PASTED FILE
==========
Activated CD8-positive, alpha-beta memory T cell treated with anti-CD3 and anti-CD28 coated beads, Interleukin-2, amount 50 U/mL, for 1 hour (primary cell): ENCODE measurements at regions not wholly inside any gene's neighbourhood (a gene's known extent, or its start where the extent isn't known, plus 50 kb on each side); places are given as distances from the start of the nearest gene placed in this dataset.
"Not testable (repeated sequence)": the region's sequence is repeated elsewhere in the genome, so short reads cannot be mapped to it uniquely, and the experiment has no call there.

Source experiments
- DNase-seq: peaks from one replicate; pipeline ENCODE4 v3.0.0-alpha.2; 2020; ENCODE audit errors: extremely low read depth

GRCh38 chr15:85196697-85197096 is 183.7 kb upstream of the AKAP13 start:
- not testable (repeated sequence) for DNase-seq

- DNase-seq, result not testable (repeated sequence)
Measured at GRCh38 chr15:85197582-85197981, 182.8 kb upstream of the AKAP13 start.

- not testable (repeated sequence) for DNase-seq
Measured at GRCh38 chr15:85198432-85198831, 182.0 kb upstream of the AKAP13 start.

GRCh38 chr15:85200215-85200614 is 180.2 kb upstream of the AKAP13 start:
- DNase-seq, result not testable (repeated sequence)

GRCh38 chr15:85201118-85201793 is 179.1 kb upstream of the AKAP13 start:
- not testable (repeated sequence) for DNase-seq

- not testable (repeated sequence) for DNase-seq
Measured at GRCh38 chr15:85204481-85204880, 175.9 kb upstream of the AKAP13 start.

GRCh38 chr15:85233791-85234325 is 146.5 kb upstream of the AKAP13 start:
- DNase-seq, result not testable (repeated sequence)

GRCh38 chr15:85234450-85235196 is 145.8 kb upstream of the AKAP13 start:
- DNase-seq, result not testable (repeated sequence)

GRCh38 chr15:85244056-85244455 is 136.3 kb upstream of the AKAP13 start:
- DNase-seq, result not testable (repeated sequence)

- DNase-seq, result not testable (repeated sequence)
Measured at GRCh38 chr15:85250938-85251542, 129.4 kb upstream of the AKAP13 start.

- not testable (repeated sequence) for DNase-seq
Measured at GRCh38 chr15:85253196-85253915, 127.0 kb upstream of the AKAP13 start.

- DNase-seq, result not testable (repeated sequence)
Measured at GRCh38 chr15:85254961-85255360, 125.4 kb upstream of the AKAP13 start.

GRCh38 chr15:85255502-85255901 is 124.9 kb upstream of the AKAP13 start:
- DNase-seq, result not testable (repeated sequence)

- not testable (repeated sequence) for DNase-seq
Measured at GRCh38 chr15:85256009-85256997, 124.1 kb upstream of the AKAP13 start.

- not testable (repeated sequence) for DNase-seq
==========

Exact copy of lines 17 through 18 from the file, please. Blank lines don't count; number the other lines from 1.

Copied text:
GRCh38 chr15:85233791-85234325 is 146.5 kb upstream of the AKAP13 start:
- DNase-seq, result not testable (repeated sequence)